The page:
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Peet's Sold for $1 Billion, Downtown Regulars Shrug

Popular downtown hangout is one of 201 company-owned locations sold as part of investment firm Joh. A. Benckiser, which is expected to significantly expand the brand's footprint on the East Coast and in Europe.

Coffee chain Peet's Coffee & Tea announced Monday that investment firm Joh. A. Benckiser had purchased the Bay Area company for $73.50 per share in cash, or a whopping $1 billion.

The news was greeted by the longtime regulars at Peet's on Throckmorton Ave. downtown with a collective shrug.

"I don't really think it will impact anything," Sausalito resident Orlee Rabin said. "I think it just showcases what really good coffee can do and where the market is headed. I'm from the Bay Area, and I'm proud that a local Berkeley coffee shop grew into such a great thing."

Several other downtown Peet's customers agreed, with some saying that while they hoped the company would retain its quality and connection to the fabric of its local communities.

In recent years, Peet’s has been on the buyer's and seller's end of rumors about coffee chain takeovers. Most recently, , which has three locations in Mill Valley, was believed to be the top contender to buy the San Francisco-based chain. Before that, Peet’s was thought to be interested in buying the Irvine-based Diedrich Coffee.

Monday's agreement, which was unanimously approved by Peet's board of directors, represents a premium of approximately 29 percent over Peet's closing stock price on Friday, the company announced. When the sale is completed, Peet’s will be privately owned, but the current staff will remain in place, according to a company statement.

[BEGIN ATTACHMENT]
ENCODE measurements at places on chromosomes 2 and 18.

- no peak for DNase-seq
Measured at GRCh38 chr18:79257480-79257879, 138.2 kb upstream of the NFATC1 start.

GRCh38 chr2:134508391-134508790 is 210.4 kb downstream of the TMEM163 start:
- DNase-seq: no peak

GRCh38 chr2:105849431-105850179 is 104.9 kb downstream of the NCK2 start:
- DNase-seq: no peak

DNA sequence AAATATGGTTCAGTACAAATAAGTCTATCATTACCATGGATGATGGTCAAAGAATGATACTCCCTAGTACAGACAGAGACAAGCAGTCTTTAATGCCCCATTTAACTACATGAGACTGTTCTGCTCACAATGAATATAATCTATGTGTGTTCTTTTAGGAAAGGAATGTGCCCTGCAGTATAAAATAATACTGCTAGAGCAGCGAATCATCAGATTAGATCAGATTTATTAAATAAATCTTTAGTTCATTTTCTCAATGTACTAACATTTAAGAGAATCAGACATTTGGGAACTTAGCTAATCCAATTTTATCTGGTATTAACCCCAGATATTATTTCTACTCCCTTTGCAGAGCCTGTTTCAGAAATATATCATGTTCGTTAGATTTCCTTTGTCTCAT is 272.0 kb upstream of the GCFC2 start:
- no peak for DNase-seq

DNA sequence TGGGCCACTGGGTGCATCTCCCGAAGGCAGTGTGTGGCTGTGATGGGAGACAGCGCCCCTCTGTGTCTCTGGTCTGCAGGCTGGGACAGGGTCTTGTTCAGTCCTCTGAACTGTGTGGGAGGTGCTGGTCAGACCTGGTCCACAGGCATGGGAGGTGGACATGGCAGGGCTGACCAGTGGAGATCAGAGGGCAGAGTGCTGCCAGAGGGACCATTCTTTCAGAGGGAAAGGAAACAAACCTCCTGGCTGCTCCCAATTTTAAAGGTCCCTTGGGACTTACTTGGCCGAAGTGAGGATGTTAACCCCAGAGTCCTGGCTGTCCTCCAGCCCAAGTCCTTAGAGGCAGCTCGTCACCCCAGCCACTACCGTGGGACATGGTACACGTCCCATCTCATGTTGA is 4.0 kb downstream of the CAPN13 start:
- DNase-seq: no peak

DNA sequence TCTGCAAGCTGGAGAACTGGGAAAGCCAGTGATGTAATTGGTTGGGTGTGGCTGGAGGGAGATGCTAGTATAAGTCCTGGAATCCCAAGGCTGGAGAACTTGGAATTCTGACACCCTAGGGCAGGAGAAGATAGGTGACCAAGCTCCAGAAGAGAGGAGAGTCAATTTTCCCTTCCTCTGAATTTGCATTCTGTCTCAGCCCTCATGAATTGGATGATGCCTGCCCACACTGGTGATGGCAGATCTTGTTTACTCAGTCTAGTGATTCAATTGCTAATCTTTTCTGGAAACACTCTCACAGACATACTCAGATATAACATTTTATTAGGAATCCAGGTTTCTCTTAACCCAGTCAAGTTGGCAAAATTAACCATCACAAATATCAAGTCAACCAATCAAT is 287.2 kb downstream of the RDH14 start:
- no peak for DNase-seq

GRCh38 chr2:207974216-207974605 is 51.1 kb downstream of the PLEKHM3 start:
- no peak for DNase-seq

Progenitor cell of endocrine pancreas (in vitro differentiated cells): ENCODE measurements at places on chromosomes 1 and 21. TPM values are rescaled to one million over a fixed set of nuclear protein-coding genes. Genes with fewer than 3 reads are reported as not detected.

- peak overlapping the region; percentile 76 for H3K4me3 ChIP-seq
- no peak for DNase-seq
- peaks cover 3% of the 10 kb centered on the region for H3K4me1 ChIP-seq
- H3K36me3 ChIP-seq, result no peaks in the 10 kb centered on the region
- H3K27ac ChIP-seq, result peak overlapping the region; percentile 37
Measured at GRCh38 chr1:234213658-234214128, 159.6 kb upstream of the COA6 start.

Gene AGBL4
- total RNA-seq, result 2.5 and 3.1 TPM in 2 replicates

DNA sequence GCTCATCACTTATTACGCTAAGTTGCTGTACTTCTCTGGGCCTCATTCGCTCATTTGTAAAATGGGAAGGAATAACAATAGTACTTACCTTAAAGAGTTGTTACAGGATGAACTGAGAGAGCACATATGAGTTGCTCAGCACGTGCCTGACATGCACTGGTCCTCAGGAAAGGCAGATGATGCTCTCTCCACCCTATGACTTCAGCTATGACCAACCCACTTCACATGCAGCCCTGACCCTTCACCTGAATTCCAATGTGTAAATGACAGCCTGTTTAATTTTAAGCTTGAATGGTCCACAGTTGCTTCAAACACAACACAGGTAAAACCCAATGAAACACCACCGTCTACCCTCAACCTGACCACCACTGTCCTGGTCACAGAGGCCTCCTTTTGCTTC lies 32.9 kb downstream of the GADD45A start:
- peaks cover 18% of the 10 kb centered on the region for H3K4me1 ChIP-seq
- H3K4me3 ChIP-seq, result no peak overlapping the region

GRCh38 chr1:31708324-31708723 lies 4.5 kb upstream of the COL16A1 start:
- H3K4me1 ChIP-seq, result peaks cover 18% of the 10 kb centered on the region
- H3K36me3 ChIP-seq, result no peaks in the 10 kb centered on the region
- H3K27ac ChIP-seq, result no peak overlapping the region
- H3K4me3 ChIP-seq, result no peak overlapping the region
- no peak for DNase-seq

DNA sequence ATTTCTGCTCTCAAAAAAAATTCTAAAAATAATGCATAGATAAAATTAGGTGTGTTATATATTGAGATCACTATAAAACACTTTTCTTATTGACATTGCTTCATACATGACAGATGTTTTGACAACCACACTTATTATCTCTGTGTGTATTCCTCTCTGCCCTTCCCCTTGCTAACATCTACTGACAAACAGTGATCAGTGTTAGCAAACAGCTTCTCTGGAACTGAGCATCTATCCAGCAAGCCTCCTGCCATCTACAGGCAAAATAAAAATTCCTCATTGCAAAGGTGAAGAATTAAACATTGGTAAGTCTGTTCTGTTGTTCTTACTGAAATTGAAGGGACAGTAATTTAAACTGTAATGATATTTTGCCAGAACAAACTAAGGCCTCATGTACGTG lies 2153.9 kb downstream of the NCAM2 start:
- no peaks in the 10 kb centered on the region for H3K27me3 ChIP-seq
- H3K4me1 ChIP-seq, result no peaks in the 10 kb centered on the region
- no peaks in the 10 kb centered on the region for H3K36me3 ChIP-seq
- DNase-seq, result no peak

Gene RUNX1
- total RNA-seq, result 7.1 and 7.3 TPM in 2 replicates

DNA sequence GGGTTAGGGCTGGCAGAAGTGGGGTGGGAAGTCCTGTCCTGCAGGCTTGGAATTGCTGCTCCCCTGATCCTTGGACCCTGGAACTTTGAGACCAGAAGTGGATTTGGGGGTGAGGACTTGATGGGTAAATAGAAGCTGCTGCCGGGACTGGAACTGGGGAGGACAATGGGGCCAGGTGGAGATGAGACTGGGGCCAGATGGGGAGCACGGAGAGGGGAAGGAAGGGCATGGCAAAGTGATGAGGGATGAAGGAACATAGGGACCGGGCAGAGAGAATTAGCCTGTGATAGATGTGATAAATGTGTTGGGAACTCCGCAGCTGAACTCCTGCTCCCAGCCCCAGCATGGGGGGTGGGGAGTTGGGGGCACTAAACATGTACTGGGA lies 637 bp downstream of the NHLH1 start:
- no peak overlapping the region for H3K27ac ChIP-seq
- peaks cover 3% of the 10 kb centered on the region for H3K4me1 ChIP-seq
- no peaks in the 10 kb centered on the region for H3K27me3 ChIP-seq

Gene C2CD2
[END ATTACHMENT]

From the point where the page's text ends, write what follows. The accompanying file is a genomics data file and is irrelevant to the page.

"In my experience it is rare to find a company and a brand as special as Peet's,” said Jean-Michel Valette, chairman of the board of Peet's. “We are pleased that JAB recognizes this and that Peet's existing shareholders will be rewarded with significant value."

With just 201 company-owned shops, two-third of which are in Northern California, the seemingly inflated price was based on the faster-growing, more profitable half of Peet's business: its "direct-to-store distribution operation, which sells packaged coffee to grocery and club stores nationwide," according to the San Francisco Chronicle.

Nick Setyan, an analyst with Wedbush Securities, told the Chronicle that in grocery stores where it competes head-to-head with Starbucks, Peet's has a higher market share.

"I think they are worth more than $1 billion," Setyan told the paper.

 

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